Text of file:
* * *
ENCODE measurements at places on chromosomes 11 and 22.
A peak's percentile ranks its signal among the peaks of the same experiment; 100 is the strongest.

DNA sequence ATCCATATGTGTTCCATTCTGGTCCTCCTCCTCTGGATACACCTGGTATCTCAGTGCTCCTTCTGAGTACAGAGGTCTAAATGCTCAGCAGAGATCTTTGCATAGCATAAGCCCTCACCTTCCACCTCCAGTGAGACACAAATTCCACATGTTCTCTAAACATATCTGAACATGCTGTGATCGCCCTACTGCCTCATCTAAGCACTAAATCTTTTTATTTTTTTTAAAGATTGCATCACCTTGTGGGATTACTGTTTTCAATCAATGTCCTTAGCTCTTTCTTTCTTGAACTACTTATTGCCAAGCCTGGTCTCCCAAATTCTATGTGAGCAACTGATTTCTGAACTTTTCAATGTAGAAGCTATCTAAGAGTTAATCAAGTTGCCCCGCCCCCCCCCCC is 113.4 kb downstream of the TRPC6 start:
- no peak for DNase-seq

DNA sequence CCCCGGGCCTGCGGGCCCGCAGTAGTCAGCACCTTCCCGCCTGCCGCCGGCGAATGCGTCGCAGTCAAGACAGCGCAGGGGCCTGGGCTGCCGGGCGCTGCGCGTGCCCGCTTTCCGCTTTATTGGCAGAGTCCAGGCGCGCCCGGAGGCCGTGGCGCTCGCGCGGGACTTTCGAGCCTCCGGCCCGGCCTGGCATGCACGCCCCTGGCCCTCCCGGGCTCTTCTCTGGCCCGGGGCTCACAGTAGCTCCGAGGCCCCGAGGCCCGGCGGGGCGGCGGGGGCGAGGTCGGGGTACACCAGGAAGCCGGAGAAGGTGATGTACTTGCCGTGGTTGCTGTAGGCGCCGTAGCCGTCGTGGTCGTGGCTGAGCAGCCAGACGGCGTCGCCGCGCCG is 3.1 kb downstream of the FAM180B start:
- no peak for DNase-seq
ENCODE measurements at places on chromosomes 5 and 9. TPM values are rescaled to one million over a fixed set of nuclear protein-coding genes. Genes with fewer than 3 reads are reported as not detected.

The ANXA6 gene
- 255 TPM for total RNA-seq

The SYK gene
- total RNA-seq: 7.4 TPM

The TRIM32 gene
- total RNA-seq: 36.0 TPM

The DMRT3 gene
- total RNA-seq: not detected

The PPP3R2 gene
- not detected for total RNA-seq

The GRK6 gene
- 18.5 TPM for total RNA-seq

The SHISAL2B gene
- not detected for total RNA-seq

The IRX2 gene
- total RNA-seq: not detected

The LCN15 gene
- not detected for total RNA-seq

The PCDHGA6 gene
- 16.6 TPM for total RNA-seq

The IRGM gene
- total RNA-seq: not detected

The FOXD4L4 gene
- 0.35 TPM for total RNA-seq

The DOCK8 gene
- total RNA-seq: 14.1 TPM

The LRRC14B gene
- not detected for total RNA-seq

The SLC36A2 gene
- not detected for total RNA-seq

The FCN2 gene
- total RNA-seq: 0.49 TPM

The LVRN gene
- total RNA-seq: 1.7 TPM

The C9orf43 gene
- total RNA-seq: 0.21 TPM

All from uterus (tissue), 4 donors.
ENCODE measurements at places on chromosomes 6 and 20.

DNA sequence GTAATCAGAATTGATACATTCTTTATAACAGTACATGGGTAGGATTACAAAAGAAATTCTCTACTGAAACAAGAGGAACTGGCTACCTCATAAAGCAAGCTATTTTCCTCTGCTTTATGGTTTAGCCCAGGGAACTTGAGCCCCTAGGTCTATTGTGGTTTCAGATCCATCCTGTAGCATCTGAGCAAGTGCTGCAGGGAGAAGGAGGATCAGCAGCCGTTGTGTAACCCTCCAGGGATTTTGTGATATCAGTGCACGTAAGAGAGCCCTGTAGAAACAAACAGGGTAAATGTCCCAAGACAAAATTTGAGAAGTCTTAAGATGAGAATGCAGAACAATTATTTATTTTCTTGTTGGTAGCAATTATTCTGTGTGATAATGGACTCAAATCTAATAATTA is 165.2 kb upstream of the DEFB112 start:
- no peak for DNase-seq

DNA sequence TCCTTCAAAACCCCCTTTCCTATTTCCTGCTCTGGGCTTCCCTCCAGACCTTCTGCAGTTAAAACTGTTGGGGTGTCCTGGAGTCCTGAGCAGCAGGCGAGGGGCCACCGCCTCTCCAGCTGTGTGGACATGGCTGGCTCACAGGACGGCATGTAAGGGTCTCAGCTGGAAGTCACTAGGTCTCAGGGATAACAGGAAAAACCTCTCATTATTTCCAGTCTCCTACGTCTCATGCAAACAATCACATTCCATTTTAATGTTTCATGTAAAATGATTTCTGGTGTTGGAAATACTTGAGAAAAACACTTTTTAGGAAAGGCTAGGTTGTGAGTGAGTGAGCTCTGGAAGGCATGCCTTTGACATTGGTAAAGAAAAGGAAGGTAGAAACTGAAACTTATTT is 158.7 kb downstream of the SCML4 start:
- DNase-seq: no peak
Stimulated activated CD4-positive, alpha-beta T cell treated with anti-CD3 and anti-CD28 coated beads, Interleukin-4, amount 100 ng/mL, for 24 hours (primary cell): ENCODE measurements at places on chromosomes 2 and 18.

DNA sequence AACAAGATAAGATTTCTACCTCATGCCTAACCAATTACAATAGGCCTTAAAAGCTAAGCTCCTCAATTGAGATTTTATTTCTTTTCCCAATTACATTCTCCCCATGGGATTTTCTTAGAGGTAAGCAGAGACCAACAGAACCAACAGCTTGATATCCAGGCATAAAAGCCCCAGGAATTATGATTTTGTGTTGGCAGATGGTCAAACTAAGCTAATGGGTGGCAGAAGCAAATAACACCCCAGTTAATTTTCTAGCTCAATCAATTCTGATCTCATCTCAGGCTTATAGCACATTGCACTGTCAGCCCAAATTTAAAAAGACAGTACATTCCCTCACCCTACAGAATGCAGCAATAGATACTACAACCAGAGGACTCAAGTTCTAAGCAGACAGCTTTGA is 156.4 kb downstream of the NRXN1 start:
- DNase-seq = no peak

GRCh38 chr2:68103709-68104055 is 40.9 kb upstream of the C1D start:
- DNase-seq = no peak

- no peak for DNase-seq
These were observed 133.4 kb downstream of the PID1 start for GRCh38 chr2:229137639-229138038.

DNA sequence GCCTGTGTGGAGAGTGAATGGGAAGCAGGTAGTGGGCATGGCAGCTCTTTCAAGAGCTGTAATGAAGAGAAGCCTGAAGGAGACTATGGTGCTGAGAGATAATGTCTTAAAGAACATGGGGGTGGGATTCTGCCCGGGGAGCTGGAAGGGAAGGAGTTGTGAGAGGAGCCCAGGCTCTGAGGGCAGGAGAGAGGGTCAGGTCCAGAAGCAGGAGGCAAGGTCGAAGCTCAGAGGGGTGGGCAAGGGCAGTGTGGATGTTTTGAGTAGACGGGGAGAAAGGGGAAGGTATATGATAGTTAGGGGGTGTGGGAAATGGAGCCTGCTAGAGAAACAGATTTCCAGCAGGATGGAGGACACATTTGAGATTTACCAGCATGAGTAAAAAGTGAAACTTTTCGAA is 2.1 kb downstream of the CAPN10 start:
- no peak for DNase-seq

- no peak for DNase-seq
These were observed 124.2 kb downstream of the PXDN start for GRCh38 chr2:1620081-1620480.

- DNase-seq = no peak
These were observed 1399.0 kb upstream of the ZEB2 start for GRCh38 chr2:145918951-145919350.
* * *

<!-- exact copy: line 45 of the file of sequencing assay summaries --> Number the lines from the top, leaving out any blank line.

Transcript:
ENCODE measurements at places on chromosomes 6 and 20.